1) Patella tendon graft. You have a tendon, which lies just below your knee cap and in fact blends with your knee cap, called the patella tendon. If you feel directly below your knee cap, you can easily squeeze it between your thumb and index finger.
At its lowest most point, the tendon attaches on the shin bone (tibia) at a place called the tibial tuberosity.
The surgeon cuts into this tendon and takes a rectangular shape out of the middle of it, ‘a window’. They also take a plug of bone from the tibial tuberosity and a plug of bone from the knee cap (patella).
The surgeon then goes inside the knee with a camera and removes the remnants of the old ligament with specialised tools and ‘tidies up’ any damage that you are likely to also have done to the meniscus, which are the two semicircular discs, one on the medial side of the knee and one on the lateral side of the knee. Normally these structures help to deepen a joint slightly, provide shock absorption between the bone ends of the femur and tibia (thigh bone and shin bone) and help to provide fluid for the joint.
After ‘tidying’ the space within the joint, the surgeon now uses other specialised tools to drill a hole in the femur and one in the tibia, one for each of the bone plugs on either end of the Patella Tendon mentioned above.
With lots of clever techniques, the surgeon then manoeuvres the new ligament into place, inserting the two plugs of bone into the two bony holes, with the attached tendon between them. The two plugs of bone are held in place by small ‘silk screws’.
This is the new ACL and the operation is complete, once the surgeon has sewn up the ‘portals’, which are the holes made by the camera and small specialised tools. Then an injection is put into the knee containing steroid and analgesics, to help with swelling and pain.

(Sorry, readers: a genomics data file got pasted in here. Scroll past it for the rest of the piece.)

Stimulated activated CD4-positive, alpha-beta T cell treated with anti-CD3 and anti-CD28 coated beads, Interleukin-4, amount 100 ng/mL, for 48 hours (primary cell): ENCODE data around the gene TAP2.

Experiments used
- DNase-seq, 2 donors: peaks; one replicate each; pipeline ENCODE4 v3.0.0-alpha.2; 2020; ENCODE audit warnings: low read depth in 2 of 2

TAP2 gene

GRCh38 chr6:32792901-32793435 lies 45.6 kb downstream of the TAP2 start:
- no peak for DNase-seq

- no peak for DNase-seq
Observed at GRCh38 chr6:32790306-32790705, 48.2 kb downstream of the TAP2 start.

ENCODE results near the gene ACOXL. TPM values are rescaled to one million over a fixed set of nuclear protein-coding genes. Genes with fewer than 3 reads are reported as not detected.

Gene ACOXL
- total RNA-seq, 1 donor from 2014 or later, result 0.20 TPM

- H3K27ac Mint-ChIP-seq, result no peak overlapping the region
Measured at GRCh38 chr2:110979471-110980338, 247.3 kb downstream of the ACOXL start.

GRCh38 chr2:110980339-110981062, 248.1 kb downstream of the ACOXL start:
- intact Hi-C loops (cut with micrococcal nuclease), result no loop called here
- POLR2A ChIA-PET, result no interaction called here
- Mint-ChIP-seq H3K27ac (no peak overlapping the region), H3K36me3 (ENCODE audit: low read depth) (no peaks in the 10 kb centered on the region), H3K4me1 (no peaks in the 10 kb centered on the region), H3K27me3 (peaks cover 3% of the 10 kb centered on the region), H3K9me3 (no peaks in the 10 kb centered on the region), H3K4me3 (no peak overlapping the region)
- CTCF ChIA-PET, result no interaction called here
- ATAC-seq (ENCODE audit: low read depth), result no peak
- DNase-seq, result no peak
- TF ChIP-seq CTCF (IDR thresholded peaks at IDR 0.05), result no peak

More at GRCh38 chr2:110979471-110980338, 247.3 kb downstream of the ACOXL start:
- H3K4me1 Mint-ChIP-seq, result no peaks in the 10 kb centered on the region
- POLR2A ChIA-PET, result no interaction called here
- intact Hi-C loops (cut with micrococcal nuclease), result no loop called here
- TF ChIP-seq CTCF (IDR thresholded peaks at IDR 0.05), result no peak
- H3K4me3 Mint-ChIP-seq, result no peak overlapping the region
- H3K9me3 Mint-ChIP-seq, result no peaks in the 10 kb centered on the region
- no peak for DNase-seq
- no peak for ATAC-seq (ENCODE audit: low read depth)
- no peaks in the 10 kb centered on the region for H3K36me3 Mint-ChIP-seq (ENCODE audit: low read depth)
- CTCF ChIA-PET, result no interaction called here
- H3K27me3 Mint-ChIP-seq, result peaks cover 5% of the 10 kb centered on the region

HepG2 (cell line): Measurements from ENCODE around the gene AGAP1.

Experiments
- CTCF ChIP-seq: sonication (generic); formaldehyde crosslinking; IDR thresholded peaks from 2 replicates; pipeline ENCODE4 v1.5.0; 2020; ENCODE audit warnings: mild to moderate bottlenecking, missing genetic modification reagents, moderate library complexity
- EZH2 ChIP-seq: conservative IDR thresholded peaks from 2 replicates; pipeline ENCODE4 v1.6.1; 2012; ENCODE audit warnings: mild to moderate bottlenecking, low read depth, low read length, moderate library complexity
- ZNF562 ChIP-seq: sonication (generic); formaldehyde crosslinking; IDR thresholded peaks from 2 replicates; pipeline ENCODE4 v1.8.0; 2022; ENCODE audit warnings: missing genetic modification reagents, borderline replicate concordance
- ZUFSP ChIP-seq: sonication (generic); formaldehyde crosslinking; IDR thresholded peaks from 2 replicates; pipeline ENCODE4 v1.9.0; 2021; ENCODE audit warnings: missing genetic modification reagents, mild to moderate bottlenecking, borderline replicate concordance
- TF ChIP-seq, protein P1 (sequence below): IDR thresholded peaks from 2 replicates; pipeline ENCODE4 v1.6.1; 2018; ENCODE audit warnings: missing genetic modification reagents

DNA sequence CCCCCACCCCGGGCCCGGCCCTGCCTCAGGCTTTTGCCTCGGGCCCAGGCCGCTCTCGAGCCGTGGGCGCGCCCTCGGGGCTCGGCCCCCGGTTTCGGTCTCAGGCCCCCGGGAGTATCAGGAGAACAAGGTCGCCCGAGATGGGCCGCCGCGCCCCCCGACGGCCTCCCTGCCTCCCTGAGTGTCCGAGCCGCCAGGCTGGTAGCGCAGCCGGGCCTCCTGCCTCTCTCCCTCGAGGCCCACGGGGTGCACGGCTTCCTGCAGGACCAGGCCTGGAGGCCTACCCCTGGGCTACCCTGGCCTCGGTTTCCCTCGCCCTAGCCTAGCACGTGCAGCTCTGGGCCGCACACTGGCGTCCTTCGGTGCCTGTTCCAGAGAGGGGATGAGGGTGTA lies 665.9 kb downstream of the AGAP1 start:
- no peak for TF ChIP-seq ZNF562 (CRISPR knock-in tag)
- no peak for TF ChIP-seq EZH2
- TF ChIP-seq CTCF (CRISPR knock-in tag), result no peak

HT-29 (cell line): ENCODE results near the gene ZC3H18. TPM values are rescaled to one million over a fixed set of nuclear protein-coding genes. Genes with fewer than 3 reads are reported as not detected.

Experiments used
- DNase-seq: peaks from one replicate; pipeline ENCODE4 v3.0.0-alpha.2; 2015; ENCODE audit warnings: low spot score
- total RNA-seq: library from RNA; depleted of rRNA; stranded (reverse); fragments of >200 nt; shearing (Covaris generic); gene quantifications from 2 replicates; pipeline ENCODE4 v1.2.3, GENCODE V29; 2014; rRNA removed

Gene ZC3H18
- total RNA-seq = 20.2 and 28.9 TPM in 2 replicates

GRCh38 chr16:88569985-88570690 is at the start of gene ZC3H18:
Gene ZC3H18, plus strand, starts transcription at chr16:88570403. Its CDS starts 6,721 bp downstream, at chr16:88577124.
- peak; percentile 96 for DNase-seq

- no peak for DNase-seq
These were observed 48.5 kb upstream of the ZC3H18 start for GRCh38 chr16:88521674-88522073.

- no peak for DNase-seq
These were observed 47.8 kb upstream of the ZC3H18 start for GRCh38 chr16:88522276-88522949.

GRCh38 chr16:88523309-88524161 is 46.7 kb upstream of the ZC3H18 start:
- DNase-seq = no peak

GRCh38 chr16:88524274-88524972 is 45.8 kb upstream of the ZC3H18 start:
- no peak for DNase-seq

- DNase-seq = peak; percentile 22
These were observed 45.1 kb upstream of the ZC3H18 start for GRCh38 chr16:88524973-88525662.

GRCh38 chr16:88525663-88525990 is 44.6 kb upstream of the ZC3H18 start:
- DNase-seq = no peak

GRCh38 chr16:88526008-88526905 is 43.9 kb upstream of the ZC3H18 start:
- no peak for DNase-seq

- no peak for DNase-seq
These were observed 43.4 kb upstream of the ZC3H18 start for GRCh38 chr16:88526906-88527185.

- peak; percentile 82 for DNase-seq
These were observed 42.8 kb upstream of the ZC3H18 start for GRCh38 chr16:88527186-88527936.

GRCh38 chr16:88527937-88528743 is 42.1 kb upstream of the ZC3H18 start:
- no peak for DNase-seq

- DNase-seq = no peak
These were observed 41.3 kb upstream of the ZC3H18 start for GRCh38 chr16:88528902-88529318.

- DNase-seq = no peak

Immediately after the surgery, people have various reactions to the anaesthetic and surgery, some people will feel very queasy and others will feel fine and have a good appetite.
After my operation I felt fine and I was also fortunate enough to have a ‘game ready’, applied to my right leg, which is basically a top of the range cold compression unit, which intermittently inflates and deflates and surrounds the joint with very cold water. Personally I found this very relieving.
Depending on your surgeon you will either have a brace on for two weeks, six weeks or not at all.
On the day of the operation or at the latest the next day (if your operation is in the evening) you must get up, with crutches and start to put a bit of weight through your leg. You can put maximum weight through it if you wish, with your brace on, if fitted with one.
You can go to the loo and shower, but not bath; you have waterproof dressings over your wounds.
Once the Physio has been and checked that you can mobilise well, including stairs, if you have them at home and the nursing staff have checked that they’re happy, you can go home.
Foot note: You wear a T.E.D. stocking on your un-operated leg, which will help prevent any blood clots, which can ‘roam’ into your circulatory (blood) system and cause problems, where the moving clots can cause blockages in sensitive areas, such as the lungs, heart or brain and cause problems.
You can now follow Nigel’s blog on his progress ….